What you used to be able to do in college bears no relation to what you can do now. Start where you are today, not where you once were or where you want to be in a year or two. Yes, you have a mindset that allows you to bear a certain amount of pain. However, that mindset is likely to do more harm than good. Your ability to heal is not the same as it was when you were 18. You have several years of overeating and under-exercising so when you work out you are putting a lot more stress on joints, muscles, tendons, bones, etc. than you were as a younger man. Do yourself a favor and think long term. You didn't get where you are overnight. You won't get your fitness and slimmer body back overnight either. Take it one step at a time and think about what will do the most good over time. Getting injured will set you back, possibly permanently. So be careful. Be smart.
  • aokoye
    aokoye Posts: 3,495 Member
    Cherimoose wrote: »
    I’ve been listening to the autobiography of David Goggins, so I just figured I’d do what he did to get in shape for the military. I can’t tell where to draw the line between mental toughness and overtraining, especially in these early stages. I feel like I can push a lot harder, but I don’t want to be injured being stupid either.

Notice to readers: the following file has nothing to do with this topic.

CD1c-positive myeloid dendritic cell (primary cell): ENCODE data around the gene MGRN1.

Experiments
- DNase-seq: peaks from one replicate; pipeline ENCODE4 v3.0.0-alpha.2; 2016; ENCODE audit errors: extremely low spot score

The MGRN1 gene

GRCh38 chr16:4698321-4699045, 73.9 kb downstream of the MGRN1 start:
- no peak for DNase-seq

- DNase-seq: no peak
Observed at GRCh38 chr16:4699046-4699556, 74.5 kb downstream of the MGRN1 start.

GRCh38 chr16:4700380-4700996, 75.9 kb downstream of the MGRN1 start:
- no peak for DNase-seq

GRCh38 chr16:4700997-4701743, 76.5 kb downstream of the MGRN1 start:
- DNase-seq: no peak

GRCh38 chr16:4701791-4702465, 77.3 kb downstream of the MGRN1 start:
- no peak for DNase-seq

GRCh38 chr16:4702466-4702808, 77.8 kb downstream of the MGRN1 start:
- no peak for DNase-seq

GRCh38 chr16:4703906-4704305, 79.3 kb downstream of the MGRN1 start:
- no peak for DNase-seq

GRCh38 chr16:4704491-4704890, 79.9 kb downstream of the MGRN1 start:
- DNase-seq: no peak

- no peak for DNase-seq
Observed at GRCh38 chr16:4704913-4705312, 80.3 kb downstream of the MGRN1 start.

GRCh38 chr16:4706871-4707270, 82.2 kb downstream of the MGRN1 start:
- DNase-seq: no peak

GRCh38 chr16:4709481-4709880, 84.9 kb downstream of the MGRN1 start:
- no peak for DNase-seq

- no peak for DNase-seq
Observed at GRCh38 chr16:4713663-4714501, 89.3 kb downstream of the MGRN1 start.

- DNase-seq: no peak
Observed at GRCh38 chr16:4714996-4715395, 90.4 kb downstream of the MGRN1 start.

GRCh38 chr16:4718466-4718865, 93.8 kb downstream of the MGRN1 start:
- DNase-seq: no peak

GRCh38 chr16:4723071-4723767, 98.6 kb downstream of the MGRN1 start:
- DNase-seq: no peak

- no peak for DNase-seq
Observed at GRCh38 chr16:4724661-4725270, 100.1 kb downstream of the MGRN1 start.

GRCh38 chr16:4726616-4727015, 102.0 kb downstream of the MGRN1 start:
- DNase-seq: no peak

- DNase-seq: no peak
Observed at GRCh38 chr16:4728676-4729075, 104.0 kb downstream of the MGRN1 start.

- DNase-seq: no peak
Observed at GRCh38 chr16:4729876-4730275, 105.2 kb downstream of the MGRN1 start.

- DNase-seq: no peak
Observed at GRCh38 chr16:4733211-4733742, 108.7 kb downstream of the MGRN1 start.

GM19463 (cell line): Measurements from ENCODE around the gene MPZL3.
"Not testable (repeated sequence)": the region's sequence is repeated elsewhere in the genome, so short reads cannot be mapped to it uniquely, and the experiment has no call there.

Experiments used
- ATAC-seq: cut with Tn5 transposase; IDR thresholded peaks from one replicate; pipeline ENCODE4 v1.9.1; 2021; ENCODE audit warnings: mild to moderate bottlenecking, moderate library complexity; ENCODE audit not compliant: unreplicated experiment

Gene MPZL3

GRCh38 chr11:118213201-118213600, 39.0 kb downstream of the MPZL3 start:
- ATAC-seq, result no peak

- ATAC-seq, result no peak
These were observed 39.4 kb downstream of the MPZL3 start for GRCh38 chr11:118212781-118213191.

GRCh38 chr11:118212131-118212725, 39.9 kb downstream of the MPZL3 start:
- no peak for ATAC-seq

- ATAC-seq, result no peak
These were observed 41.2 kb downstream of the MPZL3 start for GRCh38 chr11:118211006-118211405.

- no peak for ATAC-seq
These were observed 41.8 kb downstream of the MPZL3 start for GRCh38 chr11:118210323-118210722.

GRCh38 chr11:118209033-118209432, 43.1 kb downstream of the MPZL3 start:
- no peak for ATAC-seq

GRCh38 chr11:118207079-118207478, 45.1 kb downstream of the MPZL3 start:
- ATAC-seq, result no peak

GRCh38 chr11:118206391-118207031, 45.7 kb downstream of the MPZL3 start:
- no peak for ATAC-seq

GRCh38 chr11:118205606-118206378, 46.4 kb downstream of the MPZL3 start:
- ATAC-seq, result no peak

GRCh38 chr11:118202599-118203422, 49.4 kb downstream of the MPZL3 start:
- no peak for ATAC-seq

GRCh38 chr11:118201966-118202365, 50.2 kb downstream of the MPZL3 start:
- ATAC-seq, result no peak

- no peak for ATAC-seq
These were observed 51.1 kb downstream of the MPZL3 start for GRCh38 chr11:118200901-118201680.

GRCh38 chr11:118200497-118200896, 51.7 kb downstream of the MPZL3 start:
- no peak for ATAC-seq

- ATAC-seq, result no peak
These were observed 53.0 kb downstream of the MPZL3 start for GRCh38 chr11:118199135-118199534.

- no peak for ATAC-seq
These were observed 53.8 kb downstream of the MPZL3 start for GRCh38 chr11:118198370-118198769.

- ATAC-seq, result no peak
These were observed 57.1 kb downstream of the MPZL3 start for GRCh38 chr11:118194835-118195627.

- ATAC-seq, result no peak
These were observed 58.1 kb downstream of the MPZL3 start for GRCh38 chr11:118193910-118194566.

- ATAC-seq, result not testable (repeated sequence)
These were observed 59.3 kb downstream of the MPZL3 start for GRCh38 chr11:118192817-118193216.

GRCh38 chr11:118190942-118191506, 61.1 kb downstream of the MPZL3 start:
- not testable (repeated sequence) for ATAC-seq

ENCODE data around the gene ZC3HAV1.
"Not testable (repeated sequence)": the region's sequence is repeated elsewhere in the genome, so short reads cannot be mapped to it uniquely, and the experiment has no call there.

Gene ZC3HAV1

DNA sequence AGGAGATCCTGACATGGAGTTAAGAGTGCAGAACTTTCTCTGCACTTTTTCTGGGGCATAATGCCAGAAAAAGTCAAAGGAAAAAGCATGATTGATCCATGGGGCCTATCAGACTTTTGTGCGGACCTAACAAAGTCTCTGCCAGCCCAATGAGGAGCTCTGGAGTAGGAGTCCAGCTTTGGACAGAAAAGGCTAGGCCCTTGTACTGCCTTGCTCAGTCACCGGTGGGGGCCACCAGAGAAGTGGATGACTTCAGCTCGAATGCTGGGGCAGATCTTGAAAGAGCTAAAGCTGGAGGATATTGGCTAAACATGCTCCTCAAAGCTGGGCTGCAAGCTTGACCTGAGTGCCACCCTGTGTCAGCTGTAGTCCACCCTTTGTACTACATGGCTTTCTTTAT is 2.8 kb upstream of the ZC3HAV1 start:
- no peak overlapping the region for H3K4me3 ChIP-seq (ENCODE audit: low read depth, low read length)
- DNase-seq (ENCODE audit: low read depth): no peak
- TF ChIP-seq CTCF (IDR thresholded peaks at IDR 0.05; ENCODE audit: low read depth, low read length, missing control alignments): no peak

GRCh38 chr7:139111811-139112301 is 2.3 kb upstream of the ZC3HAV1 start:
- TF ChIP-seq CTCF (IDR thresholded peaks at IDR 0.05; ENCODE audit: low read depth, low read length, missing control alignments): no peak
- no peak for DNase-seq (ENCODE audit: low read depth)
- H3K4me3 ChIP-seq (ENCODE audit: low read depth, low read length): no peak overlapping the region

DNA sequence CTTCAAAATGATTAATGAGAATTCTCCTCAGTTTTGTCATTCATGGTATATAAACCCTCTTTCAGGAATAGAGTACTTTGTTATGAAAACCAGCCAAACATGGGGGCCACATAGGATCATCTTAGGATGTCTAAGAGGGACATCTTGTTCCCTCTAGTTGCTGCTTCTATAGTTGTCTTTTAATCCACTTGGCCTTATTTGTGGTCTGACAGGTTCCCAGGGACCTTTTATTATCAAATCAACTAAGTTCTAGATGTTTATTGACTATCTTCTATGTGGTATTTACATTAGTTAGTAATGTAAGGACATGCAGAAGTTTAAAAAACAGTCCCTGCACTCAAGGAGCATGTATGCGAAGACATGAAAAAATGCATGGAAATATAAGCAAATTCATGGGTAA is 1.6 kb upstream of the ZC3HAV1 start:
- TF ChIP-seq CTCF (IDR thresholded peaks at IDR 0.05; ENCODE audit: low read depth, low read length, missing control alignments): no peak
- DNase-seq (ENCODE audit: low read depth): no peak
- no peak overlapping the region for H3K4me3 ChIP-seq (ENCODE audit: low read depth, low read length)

Goggins is inspiring, but he also injured himself numerous times, and came close to serious organ failure and death. Accept that fitness happens slowly, and that weight loss is mostly about your calorie intake, not exercise. If you happen to eat too much, just eat less the next day - never change your fitness plan. For running, a good plan to follow is C25K, and for strength, check the pinned post for a list of programs.. which are superior than doing a ton of bodyweight squats. :+1:

    Thank you for saying that. This makes a lot of sense. I was struggling with how to apply the principles of that book, and what you’re saying cleared it up for me.